affirming the Board's compensation award to an employee whose cracked vertebra was caused partly by lifting a heavy box and partly by his pre-existing osteoperosisSummary of this case from State v. Harris
Submitted: February 25, 1986.
Decided: June 5, 1986.
Upon appeal from the Superior Court. AFFIRMED.
Court Below — Superior Court for the State of Delaware in and for New Castle County C.A. No. 84A-SE-2.
J.R. Julian (argued) and Roger A. Brown, J.R. Julian, P.A., Wilmington, for appellant.
John Biggs, III (argued), Biggs Battaglia, Wilmington, for appellee-cross appellant.
James J. Hanley (argued) and James A. Littman, Dept. of Justice, Wilmington, for appellees.
Before CHRISTIE, C.J., MOORE and WALSH, JJ.
Appellant, Nastasi-White, Inc., appeals a decision of the Superior Court which upheld a determination by the Industrial Accident Board (the Board) granting compensation to employee Lawrence Futty and denying reimbursement to Nastasi-White from the Industrial Accident Board Second Injury and Contingency Fund. Futty has cross-appealed that part of the decision upholding the termination of his temporary disability pay after six months. The Superior Court found that there was sufficient evidence before the Board to support the finding of a compensable injury, and that claimant Futty had suffered no prior permanent injury which would qualify Nastasi-White for reimbursement from the "second injury fund" established pursuant to 19 Del. C. § 2327. The Superior Court also held that the Board had properly limited Futty's compensation, although Futty retained the right to a petition to prove he is a displaced worker.
Nastasi-White appeals on the ground that Futty's pre-existing medical condition of osteoperosis must be considered an "injury" under 19 Del. C. § 2327, thereby qualifying Nastasi-White for reimbursement under the second injury fund. On cross-appeal, Futty argues that under 19 Del. C. § 2347 the Board must first make an award and then hold a subsequent hearing following proper petition and notice before it can "terminate" an award by limiting its duration to six months. We find no merit in either the appeal or the cross-appeal and affirm the decision of the Superior Court.
At the time of the injury, Futty was a 62-year-old employee of Nastasi-White, a construction company. In the course of his duties at work on January 6, 1984, Futty lifted a box weighing approximately 50 pounds and suffered a cracked vertebra, causing him tremendous pain. Eventually, nerves had to be cut to alleviate the pain.
At the Board hearing, medical testimony was offered that the cracked vertebra was caused in part by Futty's pre-existing condition of osteoperosis, a bone condition affecting those in advancing years which causes the bones to become brittle and crack easily. The Board found that the osteoperosis was the result of Futty's natural aging process, and that the compression fracture was caused by the lifting incident which, therefore, was a compensable injury. The Board also found that Futty was totally disabled from January 6, 1984 to June 30, 1984, but that because all the testifying doctors agreed that Futty could return to work with some limitations, he was not a displaced worker. Finally, the Board denied Nastasi-White's application for reimbursement from the second injury fund, because Futty had no prior permanent injury but instead suffered from a pre-existing condition caused solely by natural aging.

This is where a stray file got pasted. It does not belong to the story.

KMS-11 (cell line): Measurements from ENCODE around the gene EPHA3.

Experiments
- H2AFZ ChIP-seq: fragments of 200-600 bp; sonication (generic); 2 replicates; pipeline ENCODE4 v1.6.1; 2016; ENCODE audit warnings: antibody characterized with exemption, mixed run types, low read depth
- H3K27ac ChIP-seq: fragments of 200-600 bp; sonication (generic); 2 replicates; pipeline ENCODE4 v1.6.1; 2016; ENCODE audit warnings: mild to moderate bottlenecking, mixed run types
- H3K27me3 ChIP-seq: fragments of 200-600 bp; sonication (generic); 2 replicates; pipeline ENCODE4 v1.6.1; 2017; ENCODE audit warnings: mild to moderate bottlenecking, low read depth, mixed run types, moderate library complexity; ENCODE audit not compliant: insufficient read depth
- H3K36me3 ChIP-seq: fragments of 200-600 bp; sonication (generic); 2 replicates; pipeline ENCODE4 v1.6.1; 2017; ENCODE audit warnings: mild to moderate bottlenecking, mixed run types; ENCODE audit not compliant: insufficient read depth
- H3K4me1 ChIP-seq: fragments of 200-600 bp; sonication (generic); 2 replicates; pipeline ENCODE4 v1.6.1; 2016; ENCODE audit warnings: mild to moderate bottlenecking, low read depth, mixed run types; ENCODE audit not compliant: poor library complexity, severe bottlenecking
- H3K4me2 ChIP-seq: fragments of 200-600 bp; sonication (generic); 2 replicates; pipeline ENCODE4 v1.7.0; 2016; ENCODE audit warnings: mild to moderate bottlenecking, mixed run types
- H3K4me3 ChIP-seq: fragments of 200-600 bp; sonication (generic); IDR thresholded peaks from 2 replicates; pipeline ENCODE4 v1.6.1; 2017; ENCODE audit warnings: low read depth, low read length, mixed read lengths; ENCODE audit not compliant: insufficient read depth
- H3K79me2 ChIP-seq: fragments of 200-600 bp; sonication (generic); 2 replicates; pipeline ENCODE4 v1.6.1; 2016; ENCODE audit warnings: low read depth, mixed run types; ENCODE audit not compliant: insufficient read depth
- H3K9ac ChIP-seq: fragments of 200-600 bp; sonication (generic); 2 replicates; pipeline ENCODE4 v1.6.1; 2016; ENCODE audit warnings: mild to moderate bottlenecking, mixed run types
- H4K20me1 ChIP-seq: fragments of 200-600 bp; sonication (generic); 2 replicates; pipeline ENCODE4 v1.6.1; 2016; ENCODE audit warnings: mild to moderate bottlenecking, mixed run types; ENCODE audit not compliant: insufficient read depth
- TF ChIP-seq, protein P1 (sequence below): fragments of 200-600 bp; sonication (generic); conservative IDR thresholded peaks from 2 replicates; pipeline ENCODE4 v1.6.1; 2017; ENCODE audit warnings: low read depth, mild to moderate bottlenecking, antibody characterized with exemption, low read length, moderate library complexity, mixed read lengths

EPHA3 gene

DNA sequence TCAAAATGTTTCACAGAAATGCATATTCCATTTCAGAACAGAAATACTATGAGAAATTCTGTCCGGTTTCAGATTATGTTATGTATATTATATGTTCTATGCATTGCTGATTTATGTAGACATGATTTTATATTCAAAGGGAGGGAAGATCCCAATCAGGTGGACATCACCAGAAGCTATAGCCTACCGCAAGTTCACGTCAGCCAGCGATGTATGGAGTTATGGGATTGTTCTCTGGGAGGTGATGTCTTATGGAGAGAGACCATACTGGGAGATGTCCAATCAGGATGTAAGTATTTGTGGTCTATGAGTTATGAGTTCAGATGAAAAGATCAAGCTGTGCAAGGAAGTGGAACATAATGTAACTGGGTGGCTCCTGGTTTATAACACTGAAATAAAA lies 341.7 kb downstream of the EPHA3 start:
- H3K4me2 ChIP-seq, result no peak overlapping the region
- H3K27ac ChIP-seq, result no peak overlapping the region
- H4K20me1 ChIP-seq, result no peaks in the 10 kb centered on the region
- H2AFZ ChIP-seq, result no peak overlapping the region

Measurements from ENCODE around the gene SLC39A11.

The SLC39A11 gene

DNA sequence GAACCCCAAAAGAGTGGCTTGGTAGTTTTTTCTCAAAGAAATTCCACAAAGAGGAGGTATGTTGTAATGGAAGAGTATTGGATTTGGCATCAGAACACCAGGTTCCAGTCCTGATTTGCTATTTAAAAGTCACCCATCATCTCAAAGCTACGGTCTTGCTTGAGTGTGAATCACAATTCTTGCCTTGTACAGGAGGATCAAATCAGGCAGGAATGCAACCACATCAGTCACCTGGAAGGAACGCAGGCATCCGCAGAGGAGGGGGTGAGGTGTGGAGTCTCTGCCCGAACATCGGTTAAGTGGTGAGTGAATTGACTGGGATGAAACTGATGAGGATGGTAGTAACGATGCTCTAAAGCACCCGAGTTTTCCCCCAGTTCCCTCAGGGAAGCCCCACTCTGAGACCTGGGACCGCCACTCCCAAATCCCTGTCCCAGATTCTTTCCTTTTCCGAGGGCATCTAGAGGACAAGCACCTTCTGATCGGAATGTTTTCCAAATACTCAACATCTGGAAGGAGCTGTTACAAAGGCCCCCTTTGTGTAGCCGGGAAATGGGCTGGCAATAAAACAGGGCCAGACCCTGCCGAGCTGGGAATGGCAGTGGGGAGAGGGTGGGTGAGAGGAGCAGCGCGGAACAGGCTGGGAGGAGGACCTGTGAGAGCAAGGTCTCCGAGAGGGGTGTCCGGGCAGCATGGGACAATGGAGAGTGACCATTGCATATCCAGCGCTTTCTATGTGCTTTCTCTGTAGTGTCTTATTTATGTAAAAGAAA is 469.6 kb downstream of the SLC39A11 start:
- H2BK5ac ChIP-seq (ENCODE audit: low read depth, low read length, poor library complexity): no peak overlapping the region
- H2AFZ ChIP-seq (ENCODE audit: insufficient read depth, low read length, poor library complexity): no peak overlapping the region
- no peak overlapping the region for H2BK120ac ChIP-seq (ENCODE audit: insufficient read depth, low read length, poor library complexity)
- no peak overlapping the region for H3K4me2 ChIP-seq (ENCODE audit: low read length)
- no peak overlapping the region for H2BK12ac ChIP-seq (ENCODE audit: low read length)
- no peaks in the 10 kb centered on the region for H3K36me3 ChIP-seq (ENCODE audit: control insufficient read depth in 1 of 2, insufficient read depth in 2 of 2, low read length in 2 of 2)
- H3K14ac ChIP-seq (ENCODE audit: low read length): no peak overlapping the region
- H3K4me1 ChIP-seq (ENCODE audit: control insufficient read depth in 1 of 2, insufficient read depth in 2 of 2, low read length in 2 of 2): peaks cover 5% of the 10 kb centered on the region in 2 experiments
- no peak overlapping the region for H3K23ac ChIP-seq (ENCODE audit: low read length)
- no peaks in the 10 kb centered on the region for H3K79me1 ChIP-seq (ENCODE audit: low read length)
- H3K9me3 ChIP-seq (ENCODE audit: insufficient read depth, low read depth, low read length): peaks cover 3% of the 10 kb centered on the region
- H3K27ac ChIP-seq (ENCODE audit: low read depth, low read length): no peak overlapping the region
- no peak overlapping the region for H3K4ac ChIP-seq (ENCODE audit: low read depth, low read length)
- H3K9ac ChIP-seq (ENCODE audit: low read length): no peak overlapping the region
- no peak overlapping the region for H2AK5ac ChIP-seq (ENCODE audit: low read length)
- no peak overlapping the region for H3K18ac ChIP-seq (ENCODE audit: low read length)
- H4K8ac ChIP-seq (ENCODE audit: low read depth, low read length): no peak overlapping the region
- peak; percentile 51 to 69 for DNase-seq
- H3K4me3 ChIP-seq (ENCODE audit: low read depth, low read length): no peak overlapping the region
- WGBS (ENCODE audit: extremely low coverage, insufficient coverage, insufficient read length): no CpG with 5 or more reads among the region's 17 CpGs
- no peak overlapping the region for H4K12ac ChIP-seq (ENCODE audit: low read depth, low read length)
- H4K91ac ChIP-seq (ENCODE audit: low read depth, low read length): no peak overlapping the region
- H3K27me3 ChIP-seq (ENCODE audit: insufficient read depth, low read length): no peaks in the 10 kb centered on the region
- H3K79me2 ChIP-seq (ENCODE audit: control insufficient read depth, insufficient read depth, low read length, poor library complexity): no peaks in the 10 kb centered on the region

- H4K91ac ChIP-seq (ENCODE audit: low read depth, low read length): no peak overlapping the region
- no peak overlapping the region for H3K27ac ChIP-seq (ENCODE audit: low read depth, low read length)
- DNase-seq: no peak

The Superior Court affirmed the Board's finding of a compensable injury as supported by substantial evidence, and concurred with the Board's reasoning in denying reimbursement from the second injury fund. The court also ruled that the Board acted in compliance with the law in terminating Futty's benefits with sufficient notice and a hearing, and that Futty was not barred from a future petition to prove that he was a displaced worker.
We first address Nastasi-White's contention that it is entitled to reimbursement from the second injury fund.
By 19 Del. C. § 2327, when a subsequent permanent injury in connection with a previous permanent injury results in total disability, during the continuation of the total disability compensation is to be paid out of the second injury fund. The purpose of such a fund is to "divide responsibility for successive disabling injuries resulting in total disability between the employer last in time and a broader spectrum of the community." Spence v. University of Delaware, Del.Supr., 311 A.2d 867, 868 (1973). This apportionment is designed to prevent discrimination against previously impaired workers. Id. Insurers and self-insurers have the right to reimbursement from the second injury fund for payments made under Section 2327. Price v. All American Engineering Co., Del.Supr., 320 A.2d 336, 342 (1974).
The statute reads as follows:
Whenever a subsequent permanent injury occurs to an employee who has previously sustained a permanent injury, from any cause, whether in line of employment or otherwise, the employer for whom such injured employee was working at the time of such subsequent injury shall be required to pay only that amount of compensation as would be due for such subsequent injury without regard to the effect of the prior injury. Whenever such subsequent permanent injury in connection with a previous permanent injury results in total disability as defined in § 2326 of this title, the employee shall be paid compensation for such total disability, as provided in § 2324 of this title, during the continuance of total disability, such compensation to be paid out of a special fund known as "Industrial Accident Board Second Injury and Contingency Fund."
19 Del. C. § 2327.